Feb - Mar 2017 News
Inter-Ethnic Conflict Transformation Methods: Applications in Eastern Africa
Mitchell Institute Hosts Fr Patrick Devine on Conflict Transformation in Eastern Africa
The Senator George J Mitchell Institute for Global Peace, Security and Justice hosted Fr Patrick Devine on 22 March for a lecture on “Inter-Ethnic Conflict Transformation Methods: Applications in Eastern Africa.”
Fr Devine is the founder of the Shalom Center for Conflict Resolution and Reconciliation in Nairobi, Kenya, an inter-religious organization pioneering conflict transformation and development work in Eastern Africa.
The Mitchell Institute has a Memorandum of Understanding with the Shalom Center – the purpose of which is to promote collaboration and mutual learning. Fr Devine’s lecture opened that learning to the university and the community.
Fr Devine, who belongs to the Society of African Missions (SMA), worked for years responding to crises in Eastern Africa. He became dissatisfied with efforts that seemed only to tackle the consequences of violence and poverty, not the roots.
That dissatisfaction inspired him to establish Shalom in 2009. Shalom’s practices are grounded in long-term dialogues with effected communities. Shalom’s practices also are informed by conflict transformation theories and strategies developed through research by Shalom Center staff, and informed by international best practices.
Fr Devine reported that the centre currently works with 14 ethnic groups in nine conflict zones in Northern Kenya. The areas suffer from a lack of state and civil society institutions, and have been known for election violence and cattle rustling.
“There’s an average of 1.6 AK47’s per family,” he said, underlining that people are seeking to protect themselves in a situation where there has been a breakdown in the rule of law.
Fr Devine said that before it began its work, Shalom spent 18 months identifying opinion shapers in each ethnic group. Last year, they conducted 85 conflict transformation trainings with key leaders, making sure to include at least 40% women. A special training in 2013 was designed for police officers in an effort to minimize election violence.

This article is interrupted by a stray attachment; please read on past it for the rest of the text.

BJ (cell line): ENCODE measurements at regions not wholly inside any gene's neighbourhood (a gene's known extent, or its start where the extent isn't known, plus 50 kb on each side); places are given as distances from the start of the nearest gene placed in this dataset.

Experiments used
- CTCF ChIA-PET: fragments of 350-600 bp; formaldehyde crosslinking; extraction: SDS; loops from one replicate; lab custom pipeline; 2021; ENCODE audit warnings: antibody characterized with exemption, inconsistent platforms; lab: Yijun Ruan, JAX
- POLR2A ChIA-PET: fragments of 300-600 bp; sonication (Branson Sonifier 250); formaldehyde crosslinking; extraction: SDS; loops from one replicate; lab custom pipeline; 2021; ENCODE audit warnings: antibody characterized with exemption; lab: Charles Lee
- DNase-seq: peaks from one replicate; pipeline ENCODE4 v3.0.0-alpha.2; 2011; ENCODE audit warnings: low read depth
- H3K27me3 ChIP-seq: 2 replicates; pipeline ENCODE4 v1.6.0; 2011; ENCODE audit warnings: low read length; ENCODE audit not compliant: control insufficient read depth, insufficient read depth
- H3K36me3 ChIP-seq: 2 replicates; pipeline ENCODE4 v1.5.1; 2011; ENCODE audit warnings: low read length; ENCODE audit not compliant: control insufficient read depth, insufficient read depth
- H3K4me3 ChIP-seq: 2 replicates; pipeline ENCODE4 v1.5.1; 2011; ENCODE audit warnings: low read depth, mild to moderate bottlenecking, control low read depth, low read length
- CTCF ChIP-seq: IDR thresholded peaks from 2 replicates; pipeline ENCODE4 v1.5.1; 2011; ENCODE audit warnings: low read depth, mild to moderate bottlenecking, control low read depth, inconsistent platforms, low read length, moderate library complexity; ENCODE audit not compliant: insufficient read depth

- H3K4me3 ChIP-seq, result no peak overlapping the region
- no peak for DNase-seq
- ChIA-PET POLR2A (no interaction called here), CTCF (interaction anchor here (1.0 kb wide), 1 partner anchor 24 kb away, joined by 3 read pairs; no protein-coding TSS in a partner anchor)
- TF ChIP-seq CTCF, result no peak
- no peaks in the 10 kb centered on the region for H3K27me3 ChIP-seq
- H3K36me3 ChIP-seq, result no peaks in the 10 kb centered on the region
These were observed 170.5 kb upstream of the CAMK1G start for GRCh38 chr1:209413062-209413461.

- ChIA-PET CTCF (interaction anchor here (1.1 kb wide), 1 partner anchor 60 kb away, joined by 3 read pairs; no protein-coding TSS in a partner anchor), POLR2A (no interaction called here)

“It is transformative for people when they come to understand how structural violence, in the form of neglect by the state, contributes to violence. It is not simply that violence is caused by cattle rustling,” he said.
Shalom also has developed special peace education programmes for inter-ethnic schools. Those schools are now powered by solar energy, which was secured through Shalom’s work.
“People are open to inter-ethnic peace education and we’ve moved on that with great success. We’ve also introduced solar energy in semi-arid terrain. Before students might have to try and do homework around a fire. This solar energy allows schools to stay open from 7-9 pm, or even 5-6 am, with light for the children,’ Fr Devine said.
Shalom’s work is in much demand and Fr Devine said they hope to expand their model of working to other regions of Eastern Africa, including Sudan.
Fr Devine is from Frenchpark, Co Roscommon. His work in Africa began in 1988 when he went to western Tanzania with SMA. In the aftermath of the Rwanda genocide he coordinated the pastoral care input of the SMA to the refugees from 1994-98.
He was awarded the 2013 International Caring Award, succeeding the Dalai Lama in 2012. Other notable recipients include Jimmy Carter, Mother Theresa, Colin Powell, George Mitchell and Bill Clinton. In 2014, eight countries in Eastern Africa presented him with the prestigious IGAD Award for his visionary contribution to peace and development in the region.
He is also a finalist for this year’s prestigious Tipperary International Peace Prize, the winner of which will be announced soon.